In many ESOL classrooms in the United States, diverse Englishes are neither accepted nor understood. The view that there is one appropriate English for use in school is all too common. Immigrant students who arrive in the United States speaking English may face judgment of their English variety as “odd” or “bad.” A student from Ghana said, “So when I came here, they were laughing at me, and I’m like, why are they laughing at me for, because I didn’t talk with their accent.” Many speakers of World Englishes report being told by students and teachers alike that they were “not speaking proper English.” Even teachers are not immune to these comments. An English teacher from Trinidad reported that a student once asked her, “How can you teach English when you don’t even speak it?”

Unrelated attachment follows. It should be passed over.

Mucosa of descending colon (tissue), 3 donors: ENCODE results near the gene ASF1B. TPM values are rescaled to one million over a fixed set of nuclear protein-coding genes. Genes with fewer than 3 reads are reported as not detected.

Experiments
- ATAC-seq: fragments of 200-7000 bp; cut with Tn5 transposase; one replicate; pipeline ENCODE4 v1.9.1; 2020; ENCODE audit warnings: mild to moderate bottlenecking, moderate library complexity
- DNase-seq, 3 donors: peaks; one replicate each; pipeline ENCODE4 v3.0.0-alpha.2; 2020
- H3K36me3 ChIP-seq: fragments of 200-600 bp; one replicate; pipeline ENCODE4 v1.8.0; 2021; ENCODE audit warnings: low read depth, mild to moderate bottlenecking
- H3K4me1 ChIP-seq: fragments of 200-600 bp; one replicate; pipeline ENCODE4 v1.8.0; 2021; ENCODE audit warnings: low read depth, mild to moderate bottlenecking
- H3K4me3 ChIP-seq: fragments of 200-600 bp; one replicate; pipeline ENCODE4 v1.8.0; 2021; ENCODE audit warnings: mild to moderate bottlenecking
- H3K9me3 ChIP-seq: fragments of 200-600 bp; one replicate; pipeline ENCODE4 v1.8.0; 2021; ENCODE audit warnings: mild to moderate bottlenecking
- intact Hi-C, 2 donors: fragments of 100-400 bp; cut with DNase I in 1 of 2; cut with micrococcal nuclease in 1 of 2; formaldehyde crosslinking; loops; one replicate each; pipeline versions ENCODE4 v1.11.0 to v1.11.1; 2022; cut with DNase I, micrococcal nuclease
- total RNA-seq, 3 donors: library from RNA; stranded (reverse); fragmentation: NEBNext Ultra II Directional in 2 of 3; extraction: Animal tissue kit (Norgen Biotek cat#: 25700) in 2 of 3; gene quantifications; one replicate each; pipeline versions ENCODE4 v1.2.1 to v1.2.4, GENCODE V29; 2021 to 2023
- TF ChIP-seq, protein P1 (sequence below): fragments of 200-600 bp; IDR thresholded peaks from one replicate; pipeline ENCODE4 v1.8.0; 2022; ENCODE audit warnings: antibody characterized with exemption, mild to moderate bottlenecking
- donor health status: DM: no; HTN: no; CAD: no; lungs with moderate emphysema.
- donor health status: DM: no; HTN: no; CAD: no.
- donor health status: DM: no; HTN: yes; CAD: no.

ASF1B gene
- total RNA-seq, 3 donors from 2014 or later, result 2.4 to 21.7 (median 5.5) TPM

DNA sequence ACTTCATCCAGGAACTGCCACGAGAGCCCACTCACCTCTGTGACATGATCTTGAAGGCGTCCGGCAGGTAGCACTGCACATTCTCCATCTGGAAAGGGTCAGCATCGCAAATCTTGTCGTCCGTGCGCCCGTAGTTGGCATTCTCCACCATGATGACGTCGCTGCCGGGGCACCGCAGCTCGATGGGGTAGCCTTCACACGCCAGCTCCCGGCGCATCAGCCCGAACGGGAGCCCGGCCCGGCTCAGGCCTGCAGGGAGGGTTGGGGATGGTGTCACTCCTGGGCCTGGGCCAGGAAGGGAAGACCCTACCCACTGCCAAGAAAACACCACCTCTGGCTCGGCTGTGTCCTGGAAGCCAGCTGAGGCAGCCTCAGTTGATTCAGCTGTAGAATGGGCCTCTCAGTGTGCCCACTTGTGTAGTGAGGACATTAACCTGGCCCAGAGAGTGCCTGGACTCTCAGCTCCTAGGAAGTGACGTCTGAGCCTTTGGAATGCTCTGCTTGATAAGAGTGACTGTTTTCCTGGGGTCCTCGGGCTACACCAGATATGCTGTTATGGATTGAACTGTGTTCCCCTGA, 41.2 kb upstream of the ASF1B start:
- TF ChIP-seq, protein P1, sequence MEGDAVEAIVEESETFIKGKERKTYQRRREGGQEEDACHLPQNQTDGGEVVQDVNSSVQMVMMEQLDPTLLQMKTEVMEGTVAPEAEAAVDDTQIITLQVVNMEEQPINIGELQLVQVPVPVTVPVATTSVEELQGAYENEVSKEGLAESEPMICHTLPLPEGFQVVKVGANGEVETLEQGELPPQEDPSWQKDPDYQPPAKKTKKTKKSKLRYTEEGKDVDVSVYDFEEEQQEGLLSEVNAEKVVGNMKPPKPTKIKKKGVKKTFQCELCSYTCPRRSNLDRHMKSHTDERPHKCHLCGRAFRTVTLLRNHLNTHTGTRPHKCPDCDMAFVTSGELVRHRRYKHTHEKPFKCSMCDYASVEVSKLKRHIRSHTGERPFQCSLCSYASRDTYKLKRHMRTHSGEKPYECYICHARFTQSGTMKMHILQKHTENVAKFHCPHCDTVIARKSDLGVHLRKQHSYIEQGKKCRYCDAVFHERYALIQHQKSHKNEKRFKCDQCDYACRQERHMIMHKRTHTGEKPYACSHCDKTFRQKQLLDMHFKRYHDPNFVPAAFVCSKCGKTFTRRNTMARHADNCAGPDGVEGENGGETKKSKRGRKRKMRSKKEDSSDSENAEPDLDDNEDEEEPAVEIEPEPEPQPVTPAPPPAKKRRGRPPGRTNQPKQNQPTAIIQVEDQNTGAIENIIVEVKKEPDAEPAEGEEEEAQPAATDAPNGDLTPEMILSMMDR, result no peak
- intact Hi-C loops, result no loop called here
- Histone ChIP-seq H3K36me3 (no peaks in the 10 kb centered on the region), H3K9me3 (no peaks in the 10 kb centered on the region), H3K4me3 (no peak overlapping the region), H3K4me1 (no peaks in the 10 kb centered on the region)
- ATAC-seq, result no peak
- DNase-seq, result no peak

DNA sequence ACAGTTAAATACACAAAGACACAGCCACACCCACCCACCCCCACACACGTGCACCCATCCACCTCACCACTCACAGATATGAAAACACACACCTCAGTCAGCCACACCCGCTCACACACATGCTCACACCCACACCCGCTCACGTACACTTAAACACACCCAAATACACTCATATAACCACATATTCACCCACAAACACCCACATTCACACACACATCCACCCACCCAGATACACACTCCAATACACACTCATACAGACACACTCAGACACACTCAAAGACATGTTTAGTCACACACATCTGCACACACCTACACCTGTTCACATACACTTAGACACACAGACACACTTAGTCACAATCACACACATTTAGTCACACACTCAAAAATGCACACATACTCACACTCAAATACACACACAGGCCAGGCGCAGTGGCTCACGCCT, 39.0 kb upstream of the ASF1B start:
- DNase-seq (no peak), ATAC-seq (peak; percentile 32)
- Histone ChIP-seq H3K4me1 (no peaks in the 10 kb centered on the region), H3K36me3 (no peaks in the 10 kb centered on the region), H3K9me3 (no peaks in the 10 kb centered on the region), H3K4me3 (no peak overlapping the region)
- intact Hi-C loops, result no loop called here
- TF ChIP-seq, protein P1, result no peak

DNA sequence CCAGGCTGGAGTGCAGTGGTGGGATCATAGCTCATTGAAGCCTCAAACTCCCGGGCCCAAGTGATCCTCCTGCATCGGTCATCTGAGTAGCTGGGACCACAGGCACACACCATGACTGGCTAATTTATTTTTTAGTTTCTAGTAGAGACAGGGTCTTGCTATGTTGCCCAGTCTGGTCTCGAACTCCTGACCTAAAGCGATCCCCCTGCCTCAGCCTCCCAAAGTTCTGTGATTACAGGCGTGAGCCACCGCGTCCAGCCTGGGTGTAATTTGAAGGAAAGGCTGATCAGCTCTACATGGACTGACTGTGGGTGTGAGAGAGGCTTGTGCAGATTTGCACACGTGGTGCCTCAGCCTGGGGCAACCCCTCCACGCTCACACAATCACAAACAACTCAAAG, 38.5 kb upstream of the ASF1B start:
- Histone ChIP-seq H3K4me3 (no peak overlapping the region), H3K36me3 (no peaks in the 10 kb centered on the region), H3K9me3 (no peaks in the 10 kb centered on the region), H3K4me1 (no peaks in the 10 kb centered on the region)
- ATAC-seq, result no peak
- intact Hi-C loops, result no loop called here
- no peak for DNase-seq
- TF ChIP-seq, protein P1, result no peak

Speakers of World Englishes represent a significant community of immigrant students in some U.S. schools, but their special needs are often not adequately addressed either in programs of special support or in the mainstream classroom. Because the variety of English they speak can differ substantially from varieties of American English, these students may not even be considered English speakers. At the same time, because they speak a variety of English, they are not considered to be English language learners as traditionally defined. For those with low literacy due to limited or interrupted schooling, neither traditional placement with a reading resource specialist nor placement with English language learners in an ESOL literacy class is likely to be appropriate. For students with substantial schooling and literacy skills, neither a mainstream English class nor an advanced ESOL reading and writing class may be appropriate. When there are sufficient numbers of World English speakers in one school or district, it is possible to provide special courses for them. When that is not possible, schools may rely on the ESOL teacher to assess the student’s English language and literacy and propose an instructional program. While ESOL teachers have an important role to play, few of them were given the opportunity to learn about the status and nature of Englishes around the world in their teacher preparation programs (see Brown, 2002). The same is true for most mainstream teachers as well.